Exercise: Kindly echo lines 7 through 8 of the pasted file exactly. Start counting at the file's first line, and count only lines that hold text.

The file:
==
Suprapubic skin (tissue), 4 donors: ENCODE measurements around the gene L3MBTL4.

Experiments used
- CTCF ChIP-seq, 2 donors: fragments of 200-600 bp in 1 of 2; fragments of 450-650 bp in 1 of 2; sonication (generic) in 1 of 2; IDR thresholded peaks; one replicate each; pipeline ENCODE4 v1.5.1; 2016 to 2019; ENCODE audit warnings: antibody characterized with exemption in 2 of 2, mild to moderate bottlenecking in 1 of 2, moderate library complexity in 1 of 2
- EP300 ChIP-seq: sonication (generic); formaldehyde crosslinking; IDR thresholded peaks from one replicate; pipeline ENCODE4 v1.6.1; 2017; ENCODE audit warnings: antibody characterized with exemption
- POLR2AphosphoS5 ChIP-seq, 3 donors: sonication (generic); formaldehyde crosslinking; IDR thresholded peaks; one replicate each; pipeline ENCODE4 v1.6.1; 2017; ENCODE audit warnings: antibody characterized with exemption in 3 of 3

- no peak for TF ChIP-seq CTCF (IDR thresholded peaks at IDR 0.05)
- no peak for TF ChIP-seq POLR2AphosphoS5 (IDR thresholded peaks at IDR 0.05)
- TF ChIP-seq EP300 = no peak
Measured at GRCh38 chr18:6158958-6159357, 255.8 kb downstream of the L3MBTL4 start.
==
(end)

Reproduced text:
- no peak for TF ChIP-seq POLR2AphosphoS5 (IDR thresholded peaks at IDR 0.05)
- TF ChIP-seq EP300 = no peak